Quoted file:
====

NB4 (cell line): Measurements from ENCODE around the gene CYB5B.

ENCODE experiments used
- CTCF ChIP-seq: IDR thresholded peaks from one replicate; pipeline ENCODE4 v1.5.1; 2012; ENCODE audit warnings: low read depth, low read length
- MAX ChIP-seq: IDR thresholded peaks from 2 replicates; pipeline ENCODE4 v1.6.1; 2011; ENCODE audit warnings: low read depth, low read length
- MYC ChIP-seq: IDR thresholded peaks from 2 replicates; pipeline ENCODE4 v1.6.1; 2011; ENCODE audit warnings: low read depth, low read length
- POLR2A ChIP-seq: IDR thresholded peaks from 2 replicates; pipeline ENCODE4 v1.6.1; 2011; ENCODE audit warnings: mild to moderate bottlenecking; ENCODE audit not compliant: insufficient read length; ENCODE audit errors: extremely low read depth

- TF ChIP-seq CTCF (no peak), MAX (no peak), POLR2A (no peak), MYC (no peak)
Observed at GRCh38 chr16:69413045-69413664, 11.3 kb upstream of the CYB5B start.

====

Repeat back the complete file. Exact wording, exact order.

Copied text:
NB4 (cell line): Measurements from ENCODE around the gene CYB5B.

ENCODE experiments used
- CTCF ChIP-seq: IDR thresholded peaks from one replicate; pipeline ENCODE4 v1.5.1; 2012; ENCODE audit warnings: low read depth, low read length
- MAX ChIP-seq: IDR thresholded peaks from 2 replicates; pipeline ENCODE4 v1.6.1; 2011; ENCODE audit warnings: low read depth, low read length
- MYC ChIP-seq: IDR thresholded peaks from 2 replicates; pipeline ENCODE4 v1.6.1; 2011; ENCODE audit warnings: low read depth, low read length
- POLR2A ChIP-seq: IDR thresholded peaks from 2 replicates; pipeline ENCODE4 v1.6.1; 2011; ENCODE audit warnings: mild to moderate bottlenecking; ENCODE audit not compliant: insufficient read length; ENCODE audit errors: extremely low read depth

- TF ChIP-seq CTCF (no peak), MAX (no peak), POLR2A (no peak), MYC (no peak)
Observed at GRCh38 chr16:69413045-69413664, 11.3 kb upstream of the CYB5B start.